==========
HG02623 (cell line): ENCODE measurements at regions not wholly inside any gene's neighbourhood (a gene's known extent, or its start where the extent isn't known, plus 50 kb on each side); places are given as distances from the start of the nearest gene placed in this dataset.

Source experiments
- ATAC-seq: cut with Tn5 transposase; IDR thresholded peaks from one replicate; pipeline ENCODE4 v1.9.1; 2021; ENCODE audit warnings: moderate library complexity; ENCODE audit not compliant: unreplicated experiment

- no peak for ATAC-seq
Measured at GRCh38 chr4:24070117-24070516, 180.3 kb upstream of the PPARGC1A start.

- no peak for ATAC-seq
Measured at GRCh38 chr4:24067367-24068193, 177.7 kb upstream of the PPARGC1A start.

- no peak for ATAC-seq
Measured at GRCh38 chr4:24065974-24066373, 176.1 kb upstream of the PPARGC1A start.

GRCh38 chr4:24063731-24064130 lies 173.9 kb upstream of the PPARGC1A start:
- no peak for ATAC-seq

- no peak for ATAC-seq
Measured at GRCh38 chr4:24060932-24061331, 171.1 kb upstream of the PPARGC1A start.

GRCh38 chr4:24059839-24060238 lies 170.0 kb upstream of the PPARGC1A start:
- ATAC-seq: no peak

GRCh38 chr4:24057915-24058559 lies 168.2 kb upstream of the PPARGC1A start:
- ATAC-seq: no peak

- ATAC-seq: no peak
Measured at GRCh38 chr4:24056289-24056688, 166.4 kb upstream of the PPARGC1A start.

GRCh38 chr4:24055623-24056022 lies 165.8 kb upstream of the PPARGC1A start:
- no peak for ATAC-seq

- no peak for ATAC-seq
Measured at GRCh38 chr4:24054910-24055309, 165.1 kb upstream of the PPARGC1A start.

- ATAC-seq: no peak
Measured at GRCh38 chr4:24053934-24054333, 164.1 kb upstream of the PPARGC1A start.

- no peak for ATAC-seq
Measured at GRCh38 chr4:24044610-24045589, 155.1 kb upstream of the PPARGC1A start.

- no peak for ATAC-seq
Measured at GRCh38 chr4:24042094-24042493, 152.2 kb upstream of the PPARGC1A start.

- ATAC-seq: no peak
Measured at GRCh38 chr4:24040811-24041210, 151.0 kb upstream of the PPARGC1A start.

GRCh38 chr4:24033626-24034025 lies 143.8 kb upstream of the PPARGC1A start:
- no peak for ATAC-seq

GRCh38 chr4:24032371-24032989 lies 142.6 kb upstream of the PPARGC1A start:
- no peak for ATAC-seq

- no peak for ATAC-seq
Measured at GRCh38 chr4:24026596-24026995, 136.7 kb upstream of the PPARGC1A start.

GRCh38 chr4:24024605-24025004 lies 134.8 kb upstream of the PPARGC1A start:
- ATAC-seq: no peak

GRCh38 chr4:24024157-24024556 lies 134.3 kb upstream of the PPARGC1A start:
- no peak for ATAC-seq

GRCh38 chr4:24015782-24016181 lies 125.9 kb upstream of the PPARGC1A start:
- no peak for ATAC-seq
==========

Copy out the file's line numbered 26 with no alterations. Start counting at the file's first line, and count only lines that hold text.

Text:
- no peak for ATAC-seq